Step in to meet the seeker waiting inside
My family and I had just arrived at our new assignment in the Middle east–a new country, a new culture. I felt like a small child watching life carefully, observing every detail to know what was expected of me.
That’s probably why in those first few days in our new home I noticed that our neighbor’s door was wide open every time I walked by. Trying not to look too curious, I kept my glances quick. The front room was always filled with people, much more than any family gathering. Chairs lined the room where folk sat quietly. Portraits of what looked like priests or bishops hung on the walls. I wondered if our “neighbor” was actually a church.
By the third day, I gathered my courage to ask another neighbor what was happening. She explained that the father of the home, who had been a high-ranking priest in their church, had just passed away and family and friends were paying their respects. Then, without even a pause, she asked me if I’d be willing to visit the grieving family.
Even the thought was intimidating. I had no idea how anything worked or what was expected of me. Grief is such a sensitive, cultural experience that I knew I could easily offend. But I couldn’t say no. My wife and two boys promised to support me.
We must’ve looked a bit unusual standing quietly at their open door together; they were surprised to have foreigners come to show respect. Graciously they welcomed us in and seemed to appreciate our attempt at a few Arabic words.
That’s when I first met Tony, a grown man grieving deeply over the loss of his father. With tears in his eyes, he described his father to us as his best friend, his advisor. He seemed to have so much on his heart I suggested we go out to dinner together just to continue our visit. It was the beginning.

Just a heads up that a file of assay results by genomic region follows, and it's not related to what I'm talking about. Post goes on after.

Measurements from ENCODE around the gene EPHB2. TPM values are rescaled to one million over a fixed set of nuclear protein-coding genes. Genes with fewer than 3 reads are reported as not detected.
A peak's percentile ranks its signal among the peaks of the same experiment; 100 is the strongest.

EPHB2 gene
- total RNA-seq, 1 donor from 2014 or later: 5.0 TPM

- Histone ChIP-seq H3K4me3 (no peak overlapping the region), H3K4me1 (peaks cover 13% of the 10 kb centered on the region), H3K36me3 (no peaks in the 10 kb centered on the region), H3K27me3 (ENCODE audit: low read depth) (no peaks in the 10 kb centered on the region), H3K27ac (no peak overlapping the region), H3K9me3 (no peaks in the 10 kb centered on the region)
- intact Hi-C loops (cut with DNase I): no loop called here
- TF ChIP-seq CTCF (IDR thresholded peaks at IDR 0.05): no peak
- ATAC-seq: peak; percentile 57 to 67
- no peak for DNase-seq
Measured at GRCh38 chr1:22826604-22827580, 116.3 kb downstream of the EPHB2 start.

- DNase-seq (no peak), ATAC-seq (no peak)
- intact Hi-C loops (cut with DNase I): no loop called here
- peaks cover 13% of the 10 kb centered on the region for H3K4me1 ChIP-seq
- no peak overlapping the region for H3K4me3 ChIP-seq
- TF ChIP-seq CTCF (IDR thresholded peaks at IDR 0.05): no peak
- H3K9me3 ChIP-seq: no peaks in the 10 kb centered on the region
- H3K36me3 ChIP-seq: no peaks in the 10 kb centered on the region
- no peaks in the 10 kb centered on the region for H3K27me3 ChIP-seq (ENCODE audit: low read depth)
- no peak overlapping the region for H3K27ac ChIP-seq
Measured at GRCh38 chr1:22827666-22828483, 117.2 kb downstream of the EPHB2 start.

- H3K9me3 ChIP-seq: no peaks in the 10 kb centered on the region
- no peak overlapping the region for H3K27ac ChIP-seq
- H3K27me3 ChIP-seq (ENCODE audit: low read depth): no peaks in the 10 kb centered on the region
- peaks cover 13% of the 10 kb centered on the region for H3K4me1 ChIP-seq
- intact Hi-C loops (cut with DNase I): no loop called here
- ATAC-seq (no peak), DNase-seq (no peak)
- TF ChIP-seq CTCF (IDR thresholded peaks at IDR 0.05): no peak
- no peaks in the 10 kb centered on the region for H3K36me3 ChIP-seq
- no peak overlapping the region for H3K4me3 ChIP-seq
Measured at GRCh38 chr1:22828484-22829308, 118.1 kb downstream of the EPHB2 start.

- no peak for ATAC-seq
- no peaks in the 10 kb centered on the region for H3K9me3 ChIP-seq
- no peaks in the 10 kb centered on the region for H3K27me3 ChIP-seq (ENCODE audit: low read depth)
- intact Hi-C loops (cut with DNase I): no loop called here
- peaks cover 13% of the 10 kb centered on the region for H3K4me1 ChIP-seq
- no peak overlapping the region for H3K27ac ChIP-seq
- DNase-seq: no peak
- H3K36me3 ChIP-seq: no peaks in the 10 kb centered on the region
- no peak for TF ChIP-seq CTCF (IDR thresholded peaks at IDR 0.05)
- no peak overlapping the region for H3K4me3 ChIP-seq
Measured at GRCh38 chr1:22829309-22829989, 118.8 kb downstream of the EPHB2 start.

Each time we met, Tony would open up more and more, sharing how deeply heartbroken he was in losing his father. Each meeting gave us an opportunity to pray together The prayers led to a deeper, spiritual friendship. Tony began asking questions.
“How can I know the will of God?”
“How can I hear His voice?”
“How can I deal with pain and suffering?”
“Why are you different than other Christians I know?”
I tried to answer with a simple scriptural thought. The stronger our friendship, the more we talked about God’s Word. As he began asking deeper questions, I suggested we study the Bible together. He accepted!
Today we have weekly studies, and we’re learning about the beauty of the Sabbath, how God is able to save us, what happens when we die.
Tony has visited church twice with my family and even brought along a friend one week. He has begun to keep the Sabbath. Each Friday evening he joins us for sundown worship. He is growing. Keep him in your prayers.
I need your prayers too. As we take this journey together, I am humbled that God is teaching me, perhaps as much as He is teaching Tony. I’m learning how easily we slip past open doors, too cautious or intimidated or inadequate to step in and meet those who are longing to find hope in Him. –BM